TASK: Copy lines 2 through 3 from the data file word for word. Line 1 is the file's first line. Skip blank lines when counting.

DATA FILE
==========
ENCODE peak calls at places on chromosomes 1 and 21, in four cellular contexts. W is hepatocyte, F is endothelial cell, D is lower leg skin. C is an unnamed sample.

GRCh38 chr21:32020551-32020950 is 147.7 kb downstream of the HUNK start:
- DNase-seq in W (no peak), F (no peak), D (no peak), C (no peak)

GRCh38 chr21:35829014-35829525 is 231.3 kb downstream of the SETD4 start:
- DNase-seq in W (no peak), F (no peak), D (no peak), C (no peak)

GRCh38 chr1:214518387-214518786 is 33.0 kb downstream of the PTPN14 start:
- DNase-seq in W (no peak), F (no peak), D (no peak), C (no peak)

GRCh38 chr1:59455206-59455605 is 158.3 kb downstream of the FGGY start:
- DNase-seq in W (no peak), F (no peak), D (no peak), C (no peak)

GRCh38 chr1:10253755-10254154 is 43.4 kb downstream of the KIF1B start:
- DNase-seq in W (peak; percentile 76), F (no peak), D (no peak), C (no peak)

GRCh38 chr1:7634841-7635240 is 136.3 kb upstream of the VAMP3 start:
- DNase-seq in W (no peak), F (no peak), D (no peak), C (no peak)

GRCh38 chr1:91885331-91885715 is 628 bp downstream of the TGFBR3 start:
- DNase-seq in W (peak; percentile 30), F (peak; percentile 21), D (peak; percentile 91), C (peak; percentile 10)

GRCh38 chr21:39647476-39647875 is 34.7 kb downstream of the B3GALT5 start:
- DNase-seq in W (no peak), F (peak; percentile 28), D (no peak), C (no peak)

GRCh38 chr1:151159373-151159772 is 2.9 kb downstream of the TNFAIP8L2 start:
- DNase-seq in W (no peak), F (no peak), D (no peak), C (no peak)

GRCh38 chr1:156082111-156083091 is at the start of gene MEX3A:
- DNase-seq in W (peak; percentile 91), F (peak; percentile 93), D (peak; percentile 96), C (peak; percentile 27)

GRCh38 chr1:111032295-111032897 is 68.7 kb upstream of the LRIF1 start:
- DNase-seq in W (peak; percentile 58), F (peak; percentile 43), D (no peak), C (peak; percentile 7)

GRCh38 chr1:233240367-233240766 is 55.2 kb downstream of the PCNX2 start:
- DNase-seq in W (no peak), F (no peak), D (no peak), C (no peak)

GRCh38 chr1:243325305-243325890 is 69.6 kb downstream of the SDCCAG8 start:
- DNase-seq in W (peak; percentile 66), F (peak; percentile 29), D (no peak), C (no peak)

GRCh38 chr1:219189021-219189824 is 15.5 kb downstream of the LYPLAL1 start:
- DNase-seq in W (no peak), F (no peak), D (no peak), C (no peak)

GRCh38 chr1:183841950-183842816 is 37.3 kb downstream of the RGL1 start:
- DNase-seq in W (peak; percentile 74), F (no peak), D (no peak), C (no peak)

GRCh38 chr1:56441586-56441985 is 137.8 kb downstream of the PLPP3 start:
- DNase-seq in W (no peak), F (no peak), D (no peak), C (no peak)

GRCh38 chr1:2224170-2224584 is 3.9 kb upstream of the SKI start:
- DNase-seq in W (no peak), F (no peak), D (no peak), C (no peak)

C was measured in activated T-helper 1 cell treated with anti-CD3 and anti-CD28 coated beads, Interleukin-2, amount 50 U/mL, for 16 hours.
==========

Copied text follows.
GRCh38 chr21:32020551-32020950 is 147.7 kb downstream of the HUNK start:
- DNase-seq in W (no peak), F (no peak), D (no peak), C (no peak)